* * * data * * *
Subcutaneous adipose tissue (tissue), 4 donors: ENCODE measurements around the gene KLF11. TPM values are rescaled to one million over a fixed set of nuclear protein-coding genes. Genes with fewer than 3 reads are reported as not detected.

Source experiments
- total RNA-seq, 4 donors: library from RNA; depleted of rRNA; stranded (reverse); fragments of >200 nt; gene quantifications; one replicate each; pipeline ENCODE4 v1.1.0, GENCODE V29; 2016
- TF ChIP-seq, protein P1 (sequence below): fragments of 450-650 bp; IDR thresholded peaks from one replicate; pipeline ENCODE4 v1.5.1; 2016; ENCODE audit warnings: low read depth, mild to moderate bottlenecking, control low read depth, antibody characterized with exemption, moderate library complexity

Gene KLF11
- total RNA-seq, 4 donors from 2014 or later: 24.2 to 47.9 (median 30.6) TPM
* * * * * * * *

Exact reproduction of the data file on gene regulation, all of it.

Subcutaneous adipose tissue (tissue), 4 donors: ENCODE measurements around the gene KLF11. TPM values are rescaled to one million over a fixed set of nuclear protein-coding genes. Genes with fewer than 3 reads are reported as not detected.

Source experiments
- total RNA-seq, 4 donors: library from RNA; depleted of rRNA; stranded (reverse); fragments of >200 nt; gene quantifications; one replicate each; pipeline ENCODE4 v1.1.0, GENCODE V29; 2016
- TF ChIP-seq, protein P1 (sequence below): fragments of 450-650 bp; IDR thresholded peaks from one replicate; pipeline ENCODE4 v1.5.1; 2016; ENCODE audit warnings: low read depth, mild to moderate bottlenecking, control low read depth, antibody characterized with exemption, moderate library complexity

Gene KLF11
- total RNA-seq, 4 donors from 2014 or later: 24.2 to 47.9 (median 30.6) TPM